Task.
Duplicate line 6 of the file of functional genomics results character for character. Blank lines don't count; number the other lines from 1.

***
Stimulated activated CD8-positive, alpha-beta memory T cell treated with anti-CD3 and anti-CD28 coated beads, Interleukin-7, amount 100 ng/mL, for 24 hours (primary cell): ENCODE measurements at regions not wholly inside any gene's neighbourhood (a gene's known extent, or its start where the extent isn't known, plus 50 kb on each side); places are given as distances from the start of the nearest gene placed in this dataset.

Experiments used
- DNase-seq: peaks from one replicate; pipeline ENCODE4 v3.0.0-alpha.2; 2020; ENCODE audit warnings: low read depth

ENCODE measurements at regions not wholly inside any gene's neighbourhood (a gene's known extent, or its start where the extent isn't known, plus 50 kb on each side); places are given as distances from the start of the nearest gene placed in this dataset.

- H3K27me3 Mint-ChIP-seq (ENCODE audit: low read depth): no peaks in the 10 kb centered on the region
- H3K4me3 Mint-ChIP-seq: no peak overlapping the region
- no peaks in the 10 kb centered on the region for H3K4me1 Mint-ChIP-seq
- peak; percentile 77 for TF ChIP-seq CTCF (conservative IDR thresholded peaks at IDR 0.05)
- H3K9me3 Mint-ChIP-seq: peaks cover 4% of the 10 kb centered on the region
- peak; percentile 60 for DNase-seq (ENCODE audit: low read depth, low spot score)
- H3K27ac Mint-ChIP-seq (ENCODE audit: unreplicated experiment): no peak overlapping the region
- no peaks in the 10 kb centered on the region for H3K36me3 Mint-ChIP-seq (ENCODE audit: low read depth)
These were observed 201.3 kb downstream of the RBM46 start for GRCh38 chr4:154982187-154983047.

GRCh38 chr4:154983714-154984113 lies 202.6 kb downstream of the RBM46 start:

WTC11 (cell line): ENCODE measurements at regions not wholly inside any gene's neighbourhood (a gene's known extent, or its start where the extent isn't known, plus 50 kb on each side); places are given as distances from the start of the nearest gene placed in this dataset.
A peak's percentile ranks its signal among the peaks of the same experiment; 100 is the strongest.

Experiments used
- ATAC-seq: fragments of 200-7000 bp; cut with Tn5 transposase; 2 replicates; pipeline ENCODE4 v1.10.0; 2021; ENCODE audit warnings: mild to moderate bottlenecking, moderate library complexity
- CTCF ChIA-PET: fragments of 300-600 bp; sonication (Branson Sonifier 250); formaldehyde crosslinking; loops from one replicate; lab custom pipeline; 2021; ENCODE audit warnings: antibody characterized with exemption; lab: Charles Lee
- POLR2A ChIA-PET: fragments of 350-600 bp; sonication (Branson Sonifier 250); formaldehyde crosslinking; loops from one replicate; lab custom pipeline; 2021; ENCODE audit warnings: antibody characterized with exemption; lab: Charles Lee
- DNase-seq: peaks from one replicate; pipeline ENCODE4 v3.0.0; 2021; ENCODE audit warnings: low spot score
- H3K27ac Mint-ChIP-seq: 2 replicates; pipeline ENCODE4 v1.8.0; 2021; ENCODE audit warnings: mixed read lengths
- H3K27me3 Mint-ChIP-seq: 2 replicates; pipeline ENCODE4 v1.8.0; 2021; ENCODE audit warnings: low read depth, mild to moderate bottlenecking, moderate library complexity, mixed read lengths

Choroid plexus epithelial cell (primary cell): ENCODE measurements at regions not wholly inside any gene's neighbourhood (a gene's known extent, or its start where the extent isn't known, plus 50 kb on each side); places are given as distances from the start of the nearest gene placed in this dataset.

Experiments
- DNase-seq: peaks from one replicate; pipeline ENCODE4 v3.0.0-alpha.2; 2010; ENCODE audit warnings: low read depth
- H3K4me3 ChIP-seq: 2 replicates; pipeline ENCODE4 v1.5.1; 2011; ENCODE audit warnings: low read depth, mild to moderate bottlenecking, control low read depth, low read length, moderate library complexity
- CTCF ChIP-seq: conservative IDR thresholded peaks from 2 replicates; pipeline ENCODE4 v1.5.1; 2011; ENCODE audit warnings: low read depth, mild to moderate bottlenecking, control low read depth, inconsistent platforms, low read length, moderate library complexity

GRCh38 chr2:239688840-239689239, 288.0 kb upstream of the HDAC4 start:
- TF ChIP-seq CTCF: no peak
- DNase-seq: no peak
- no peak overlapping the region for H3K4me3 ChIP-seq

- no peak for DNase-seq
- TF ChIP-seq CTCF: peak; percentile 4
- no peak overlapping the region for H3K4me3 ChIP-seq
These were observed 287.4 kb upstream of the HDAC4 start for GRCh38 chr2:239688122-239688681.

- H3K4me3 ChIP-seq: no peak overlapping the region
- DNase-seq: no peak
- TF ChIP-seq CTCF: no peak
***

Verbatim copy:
- H3K4me3 Mint-ChIP-seq: no peak overlapping the region